by Rhonda Owen
January 29, 2018
Grandpa slumps on the three-legged stool, his clouded brown eyes intent on me as I reach into a cabinet drawer to scoop flour for dredging pieces of chicken soaking in a bowl of buttermilk.
“Are you gonna make biscuits?”
“I don’t think so, Grandpa,” I say. “My biscuits aren’t very good.”
“Yeah, Annabelle made the best biscuits,” he says. Grandmother’s biscuits were light and spongy; mine are flat and tough.
My thighs bump the countertop built to scale for my 5-foot-tall grandmother as I drag chicken through flour mounded on waxed paper. The clean scent of melted shortening fills my nose as I lower the pieces into a skillet of hot Crisco.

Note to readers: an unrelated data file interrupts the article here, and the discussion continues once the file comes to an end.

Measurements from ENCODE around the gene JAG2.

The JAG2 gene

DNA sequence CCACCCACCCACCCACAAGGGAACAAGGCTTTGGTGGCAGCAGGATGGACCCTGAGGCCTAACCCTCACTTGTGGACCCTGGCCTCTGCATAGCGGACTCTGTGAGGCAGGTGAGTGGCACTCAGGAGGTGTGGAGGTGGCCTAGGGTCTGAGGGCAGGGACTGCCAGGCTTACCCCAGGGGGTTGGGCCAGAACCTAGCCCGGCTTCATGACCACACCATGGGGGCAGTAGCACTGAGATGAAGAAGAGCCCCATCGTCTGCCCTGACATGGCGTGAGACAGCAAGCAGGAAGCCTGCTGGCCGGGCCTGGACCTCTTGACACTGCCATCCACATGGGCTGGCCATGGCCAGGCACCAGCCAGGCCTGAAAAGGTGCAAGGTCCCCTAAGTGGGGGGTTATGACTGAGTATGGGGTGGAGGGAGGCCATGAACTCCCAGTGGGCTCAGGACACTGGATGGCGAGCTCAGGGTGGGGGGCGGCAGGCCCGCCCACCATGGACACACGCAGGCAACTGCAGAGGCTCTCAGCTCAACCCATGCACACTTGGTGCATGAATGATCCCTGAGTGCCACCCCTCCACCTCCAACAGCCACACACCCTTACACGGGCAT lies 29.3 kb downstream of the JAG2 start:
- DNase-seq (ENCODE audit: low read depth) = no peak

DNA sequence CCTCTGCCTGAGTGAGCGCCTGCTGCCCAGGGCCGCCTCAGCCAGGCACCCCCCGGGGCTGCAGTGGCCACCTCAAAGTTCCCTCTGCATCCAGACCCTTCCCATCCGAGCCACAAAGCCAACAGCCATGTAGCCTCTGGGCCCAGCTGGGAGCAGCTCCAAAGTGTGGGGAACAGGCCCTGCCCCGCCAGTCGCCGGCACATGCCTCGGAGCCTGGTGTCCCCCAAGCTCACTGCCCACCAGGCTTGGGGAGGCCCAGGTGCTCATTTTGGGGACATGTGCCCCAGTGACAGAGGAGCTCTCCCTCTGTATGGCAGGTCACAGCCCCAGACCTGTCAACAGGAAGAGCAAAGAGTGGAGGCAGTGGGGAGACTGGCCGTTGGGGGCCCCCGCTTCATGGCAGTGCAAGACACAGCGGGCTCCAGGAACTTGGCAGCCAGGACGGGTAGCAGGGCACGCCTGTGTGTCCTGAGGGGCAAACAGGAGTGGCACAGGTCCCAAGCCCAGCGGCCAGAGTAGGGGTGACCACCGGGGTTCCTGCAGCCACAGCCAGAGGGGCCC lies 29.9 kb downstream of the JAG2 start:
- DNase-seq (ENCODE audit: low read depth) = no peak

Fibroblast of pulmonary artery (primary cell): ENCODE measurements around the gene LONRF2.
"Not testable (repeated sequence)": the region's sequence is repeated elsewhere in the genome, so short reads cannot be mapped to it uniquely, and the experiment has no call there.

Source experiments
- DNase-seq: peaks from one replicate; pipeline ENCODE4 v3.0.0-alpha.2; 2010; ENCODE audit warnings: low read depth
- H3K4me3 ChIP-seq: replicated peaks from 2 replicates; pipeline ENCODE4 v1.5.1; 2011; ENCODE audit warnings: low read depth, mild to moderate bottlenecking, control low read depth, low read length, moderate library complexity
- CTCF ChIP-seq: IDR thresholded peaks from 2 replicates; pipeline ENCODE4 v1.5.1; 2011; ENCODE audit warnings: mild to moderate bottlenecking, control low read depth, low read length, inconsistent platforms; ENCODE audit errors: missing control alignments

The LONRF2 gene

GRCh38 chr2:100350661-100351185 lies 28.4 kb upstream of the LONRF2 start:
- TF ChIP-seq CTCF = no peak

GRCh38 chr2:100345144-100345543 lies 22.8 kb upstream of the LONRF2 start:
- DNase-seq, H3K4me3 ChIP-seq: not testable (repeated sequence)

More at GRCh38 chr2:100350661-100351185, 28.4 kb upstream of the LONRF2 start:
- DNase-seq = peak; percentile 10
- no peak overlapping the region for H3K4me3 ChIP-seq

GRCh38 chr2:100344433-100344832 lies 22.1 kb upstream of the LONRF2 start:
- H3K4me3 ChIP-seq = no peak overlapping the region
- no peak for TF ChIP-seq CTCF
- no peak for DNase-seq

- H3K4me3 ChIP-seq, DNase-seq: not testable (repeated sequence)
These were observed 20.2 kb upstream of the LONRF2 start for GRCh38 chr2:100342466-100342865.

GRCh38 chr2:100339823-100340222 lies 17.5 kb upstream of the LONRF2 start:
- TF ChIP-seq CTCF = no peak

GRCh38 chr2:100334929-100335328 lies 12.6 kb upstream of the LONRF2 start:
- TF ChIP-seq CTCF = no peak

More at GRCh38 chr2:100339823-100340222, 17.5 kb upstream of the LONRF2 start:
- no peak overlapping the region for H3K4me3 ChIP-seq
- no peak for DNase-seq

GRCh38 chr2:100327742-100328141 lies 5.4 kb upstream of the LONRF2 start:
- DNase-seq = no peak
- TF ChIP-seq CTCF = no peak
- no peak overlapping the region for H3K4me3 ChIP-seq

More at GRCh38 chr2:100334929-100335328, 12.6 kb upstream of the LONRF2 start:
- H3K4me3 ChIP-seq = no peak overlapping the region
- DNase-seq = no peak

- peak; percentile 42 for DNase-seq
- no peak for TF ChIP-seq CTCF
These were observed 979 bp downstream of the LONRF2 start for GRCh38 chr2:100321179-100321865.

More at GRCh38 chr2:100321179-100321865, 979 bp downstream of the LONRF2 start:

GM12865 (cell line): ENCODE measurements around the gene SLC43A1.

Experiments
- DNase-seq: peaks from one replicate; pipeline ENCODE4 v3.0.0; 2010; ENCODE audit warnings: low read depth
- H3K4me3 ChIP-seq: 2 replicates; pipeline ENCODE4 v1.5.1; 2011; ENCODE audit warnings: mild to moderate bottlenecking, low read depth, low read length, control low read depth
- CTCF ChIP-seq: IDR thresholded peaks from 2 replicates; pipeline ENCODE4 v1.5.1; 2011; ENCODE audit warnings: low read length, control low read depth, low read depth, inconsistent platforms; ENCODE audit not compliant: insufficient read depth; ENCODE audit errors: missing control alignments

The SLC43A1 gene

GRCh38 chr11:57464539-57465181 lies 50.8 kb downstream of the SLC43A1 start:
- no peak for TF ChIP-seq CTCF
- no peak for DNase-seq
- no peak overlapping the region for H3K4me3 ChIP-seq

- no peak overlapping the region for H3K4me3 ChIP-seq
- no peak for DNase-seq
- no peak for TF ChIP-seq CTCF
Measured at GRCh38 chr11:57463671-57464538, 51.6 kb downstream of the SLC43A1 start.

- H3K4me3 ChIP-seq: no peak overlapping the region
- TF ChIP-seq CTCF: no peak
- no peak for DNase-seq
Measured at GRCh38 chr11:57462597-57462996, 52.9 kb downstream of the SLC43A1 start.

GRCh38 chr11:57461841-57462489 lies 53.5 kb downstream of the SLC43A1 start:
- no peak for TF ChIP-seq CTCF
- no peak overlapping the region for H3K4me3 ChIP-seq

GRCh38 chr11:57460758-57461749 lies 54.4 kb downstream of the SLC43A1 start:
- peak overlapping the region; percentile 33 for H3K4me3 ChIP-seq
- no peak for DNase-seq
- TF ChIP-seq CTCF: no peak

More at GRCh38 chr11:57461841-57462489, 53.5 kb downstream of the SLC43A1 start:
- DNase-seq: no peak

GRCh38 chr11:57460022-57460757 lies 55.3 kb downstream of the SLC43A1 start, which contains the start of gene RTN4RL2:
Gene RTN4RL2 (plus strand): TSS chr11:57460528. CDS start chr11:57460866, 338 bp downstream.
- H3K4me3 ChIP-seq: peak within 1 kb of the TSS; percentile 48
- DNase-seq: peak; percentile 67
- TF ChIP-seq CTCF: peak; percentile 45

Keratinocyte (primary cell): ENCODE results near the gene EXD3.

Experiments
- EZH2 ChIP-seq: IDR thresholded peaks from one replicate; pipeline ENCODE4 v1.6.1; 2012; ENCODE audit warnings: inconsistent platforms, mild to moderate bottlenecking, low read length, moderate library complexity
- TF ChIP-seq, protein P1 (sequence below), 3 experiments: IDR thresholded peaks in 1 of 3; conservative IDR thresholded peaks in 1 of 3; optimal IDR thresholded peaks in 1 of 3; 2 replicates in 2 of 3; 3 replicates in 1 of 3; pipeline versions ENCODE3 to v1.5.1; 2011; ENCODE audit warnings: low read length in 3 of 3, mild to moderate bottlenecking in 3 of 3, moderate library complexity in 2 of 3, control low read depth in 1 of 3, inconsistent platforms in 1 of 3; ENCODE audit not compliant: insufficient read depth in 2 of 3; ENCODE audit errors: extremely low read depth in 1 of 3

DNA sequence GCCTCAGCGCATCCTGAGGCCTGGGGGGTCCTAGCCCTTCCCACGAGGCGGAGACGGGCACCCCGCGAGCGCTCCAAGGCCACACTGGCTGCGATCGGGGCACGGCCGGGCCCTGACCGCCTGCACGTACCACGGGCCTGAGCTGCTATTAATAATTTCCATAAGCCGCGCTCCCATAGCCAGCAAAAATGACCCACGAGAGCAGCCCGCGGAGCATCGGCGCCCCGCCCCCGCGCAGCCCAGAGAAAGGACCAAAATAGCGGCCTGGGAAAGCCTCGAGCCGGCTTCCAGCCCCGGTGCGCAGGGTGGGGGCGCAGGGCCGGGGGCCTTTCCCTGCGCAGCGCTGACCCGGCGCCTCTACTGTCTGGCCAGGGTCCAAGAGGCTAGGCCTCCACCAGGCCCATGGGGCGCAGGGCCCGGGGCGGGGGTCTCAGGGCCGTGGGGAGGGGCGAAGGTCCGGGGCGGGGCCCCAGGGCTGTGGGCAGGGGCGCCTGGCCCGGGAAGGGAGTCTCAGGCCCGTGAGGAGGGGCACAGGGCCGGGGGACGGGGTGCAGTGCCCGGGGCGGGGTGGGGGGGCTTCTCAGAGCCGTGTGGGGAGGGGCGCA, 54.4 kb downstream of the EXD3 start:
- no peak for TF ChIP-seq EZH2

“Annabelle used bacon grease,” Grandpa says. But there’s no bacon in the house. Grandpa’s been living on sardines and sandwiches. At 86, it’s unlikely he’ll learn to cook.
Fragrant steam rises from the rumbling sizzle of frying chicken. Grandpa gulps the scent and swallows. Since Grandmother died, the idled kitchen has smelled of hard water and mothballs.
I move a pot of boiled potatoes from the stove to drain in the sink. I’ll mash them with butter.
“You’ll make some gravy?” Grandpa asks. I will. I’m better with gravy than biscuits. We’ll eat our chicken, potatoes and gravy with crowder peas, a sliced tomato and Grandmother’s bread-and-butter pickles.
As I flip chicken in the skillet, I hear a sniff, then a sigh.
“Everything OK, Grandpa?”
“Yeah. It’s good to smell food cooking again.”